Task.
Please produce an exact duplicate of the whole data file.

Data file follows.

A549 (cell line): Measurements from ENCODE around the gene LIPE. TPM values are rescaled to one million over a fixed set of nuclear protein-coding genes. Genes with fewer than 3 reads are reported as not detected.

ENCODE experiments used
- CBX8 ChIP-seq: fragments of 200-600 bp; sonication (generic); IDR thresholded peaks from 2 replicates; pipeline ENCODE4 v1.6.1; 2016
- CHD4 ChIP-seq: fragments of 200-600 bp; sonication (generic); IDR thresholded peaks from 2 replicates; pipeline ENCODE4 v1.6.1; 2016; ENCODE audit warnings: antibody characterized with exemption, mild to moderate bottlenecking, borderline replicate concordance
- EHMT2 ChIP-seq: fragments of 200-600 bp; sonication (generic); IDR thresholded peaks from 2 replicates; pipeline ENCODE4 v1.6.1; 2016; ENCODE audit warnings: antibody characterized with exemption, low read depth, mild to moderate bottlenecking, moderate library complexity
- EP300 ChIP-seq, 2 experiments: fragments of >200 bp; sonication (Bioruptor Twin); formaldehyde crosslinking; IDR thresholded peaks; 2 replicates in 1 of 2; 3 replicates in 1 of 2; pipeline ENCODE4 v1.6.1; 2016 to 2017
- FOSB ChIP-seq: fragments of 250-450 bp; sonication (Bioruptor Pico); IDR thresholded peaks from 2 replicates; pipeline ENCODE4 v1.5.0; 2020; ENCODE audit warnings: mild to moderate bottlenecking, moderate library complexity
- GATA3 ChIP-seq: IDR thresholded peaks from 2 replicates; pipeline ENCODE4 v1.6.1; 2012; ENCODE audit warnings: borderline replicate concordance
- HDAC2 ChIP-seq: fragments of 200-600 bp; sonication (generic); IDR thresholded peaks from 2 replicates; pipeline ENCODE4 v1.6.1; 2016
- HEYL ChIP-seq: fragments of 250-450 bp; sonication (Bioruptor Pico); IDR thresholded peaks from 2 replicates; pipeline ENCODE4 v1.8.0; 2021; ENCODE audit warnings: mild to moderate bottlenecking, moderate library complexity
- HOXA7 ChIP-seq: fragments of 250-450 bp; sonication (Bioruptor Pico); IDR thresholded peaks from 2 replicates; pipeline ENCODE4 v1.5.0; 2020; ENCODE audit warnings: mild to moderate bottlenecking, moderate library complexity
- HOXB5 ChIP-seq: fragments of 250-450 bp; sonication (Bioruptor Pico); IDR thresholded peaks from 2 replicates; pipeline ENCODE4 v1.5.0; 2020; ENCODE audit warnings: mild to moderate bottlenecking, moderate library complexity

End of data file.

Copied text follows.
A549 (cell line): Measurements from ENCODE around the gene LIPE. TPM values are rescaled to one million over a fixed set of nuclear protein-coding genes. Genes with fewer than 3 reads are reported as not detected.

ENCODE experiments used
- CBX8 ChIP-seq: fragments of 200-600 bp; sonication (generic); IDR thresholded peaks from 2 replicates; pipeline ENCODE4 v1.6.1; 2016
- CHD4 ChIP-seq: fragments of 200-600 bp; sonication (generic); IDR thresholded peaks from 2 replicates; pipeline ENCODE4 v1.6.1; 2016; ENCODE audit warnings: antibody characterized with exemption, mild to moderate bottlenecking, borderline replicate concordance
- EHMT2 ChIP-seq: fragments of 200-600 bp; sonication (generic); IDR thresholded peaks from 2 replicates; pipeline ENCODE4 v1.6.1; 2016; ENCODE audit warnings: antibody characterized with exemption, low read depth, mild to moderate bottlenecking, moderate library complexity
- EP300 ChIP-seq, 2 experiments: fragments of >200 bp; sonication (Bioruptor Twin); formaldehyde crosslinking; IDR thresholded peaks; 2 replicates in 1 of 2; 3 replicates in 1 of 2; pipeline ENCODE4 v1.6.1; 2016 to 2017
- FOSB ChIP-seq: fragments of 250-450 bp; sonication (Bioruptor Pico); IDR thresholded peaks from 2 replicates; pipeline ENCODE4 v1.5.0; 2020; ENCODE audit warnings: mild to moderate bottlenecking, moderate library complexity
- GATA3 ChIP-seq: IDR thresholded peaks from 2 replicates; pipeline ENCODE4 v1.6.1; 2012; ENCODE audit warnings: borderline replicate concordance
- HDAC2 ChIP-seq: fragments of 200-600 bp; sonication (generic); IDR thresholded peaks from 2 replicates; pipeline ENCODE4 v1.6.1; 2016
- HEYL ChIP-seq: fragments of 250-450 bp; sonication (Bioruptor Pico); IDR thresholded peaks from 2 replicates; pipeline ENCODE4 v1.8.0; 2021; ENCODE audit warnings: mild to moderate bottlenecking, moderate library complexity
- HOXA7 ChIP-seq: fragments of 250-450 bp; sonication (Bioruptor Pico); IDR thresholded peaks from 2 replicates; pipeline ENCODE4 v1.5.0; 2020; ENCODE audit warnings: mild to moderate bottlenecking, moderate library complexity
- HOXB5 ChIP-seq: fragments of 250-450 bp; sonication (Bioruptor Pico); IDR thresholded peaks from 2 replicates; pipeline ENCODE4 v1.5.0; 2020; ENCODE audit warnings: mild to moderate bottlenecking, moderate library complexity